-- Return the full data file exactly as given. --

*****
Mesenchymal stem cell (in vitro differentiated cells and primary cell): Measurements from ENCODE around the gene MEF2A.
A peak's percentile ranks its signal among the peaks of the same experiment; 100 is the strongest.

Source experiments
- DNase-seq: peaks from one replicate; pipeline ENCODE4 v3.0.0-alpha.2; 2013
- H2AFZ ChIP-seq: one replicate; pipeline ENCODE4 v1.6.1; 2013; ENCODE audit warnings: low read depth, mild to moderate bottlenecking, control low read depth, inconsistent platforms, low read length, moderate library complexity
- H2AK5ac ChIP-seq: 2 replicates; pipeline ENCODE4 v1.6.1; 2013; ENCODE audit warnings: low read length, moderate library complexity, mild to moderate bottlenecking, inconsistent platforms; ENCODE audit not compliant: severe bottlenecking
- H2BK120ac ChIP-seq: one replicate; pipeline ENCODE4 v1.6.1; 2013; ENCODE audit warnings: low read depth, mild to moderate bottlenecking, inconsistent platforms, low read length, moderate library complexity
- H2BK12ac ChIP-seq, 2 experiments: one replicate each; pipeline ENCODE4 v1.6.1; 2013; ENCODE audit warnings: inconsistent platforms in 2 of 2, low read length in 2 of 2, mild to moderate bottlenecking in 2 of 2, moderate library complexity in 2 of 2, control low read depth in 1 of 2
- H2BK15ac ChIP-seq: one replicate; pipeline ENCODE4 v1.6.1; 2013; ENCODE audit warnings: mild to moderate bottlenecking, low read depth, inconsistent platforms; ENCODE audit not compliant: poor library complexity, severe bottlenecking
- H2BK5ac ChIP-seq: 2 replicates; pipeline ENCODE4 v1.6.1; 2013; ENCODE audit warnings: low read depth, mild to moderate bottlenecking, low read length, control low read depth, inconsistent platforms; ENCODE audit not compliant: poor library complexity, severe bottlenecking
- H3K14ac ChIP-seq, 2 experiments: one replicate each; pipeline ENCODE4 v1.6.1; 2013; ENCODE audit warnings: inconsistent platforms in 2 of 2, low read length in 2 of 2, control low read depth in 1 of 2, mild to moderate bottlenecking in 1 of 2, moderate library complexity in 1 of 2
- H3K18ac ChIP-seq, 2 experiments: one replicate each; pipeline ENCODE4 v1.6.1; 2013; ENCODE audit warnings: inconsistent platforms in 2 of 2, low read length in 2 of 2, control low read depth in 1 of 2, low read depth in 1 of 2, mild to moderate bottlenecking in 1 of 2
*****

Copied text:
Mesenchymal stem cell (in vitro differentiated cells and primary cell): Measurements from ENCODE around the gene MEF2A.
A peak's percentile ranks its signal among the peaks of the same experiment; 100 is the strongest.

Source experiments
- DNase-seq: peaks from one replicate; pipeline ENCODE4 v3.0.0-alpha.2; 2013
- H2AFZ ChIP-seq: one replicate; pipeline ENCODE4 v1.6.1; 2013; ENCODE audit warnings: low read depth, mild to moderate bottlenecking, control low read depth, inconsistent platforms, low read length, moderate library complexity
- H2AK5ac ChIP-seq: 2 replicates; pipeline ENCODE4 v1.6.1; 2013; ENCODE audit warnings: low read length, moderate library complexity, mild to moderate bottlenecking, inconsistent platforms; ENCODE audit not compliant: severe bottlenecking
- H2BK120ac ChIP-seq: one replicate; pipeline ENCODE4 v1.6.1; 2013; ENCODE audit warnings: low read depth, mild to moderate bottlenecking, inconsistent platforms, low read length, moderate library complexity
- H2BK12ac ChIP-seq, 2 experiments: one replicate each; pipeline ENCODE4 v1.6.1; 2013; ENCODE audit warnings: inconsistent platforms in 2 of 2, low read length in 2 of 2, mild to moderate bottlenecking in 2 of 2, moderate library complexity in 2 of 2, control low read depth in 1 of 2
- H2BK15ac ChIP-seq: one replicate; pipeline ENCODE4 v1.6.1; 2013; ENCODE audit warnings: mild to moderate bottlenecking, low read depth, inconsistent platforms; ENCODE audit not compliant: poor library complexity, severe bottlenecking
- H2BK5ac ChIP-seq: 2 replicates; pipeline ENCODE4 v1.6.1; 2013; ENCODE audit warnings: low read depth, mild to moderate bottlenecking, low read length, control low read depth, inconsistent platforms; ENCODE audit not compliant: poor library complexity, severe bottlenecking
- H3K14ac ChIP-seq, 2 experiments: one replicate each; pipeline ENCODE4 v1.6.1; 2013; ENCODE audit warnings: inconsistent platforms in 2 of 2, low read length in 2 of 2, control low read depth in 1 of 2, mild to moderate bottlenecking in 1 of 2, moderate library complexity in 1 of 2
- H3K18ac ChIP-seq, 2 experiments: one replicate each; pipeline ENCODE4 v1.6.1; 2013; ENCODE audit warnings: inconsistent platforms in 2 of 2, low read length in 2 of 2, control low read depth in 1 of 2, low read depth in 1 of 2, mild to moderate bottlenecking in 1 of 2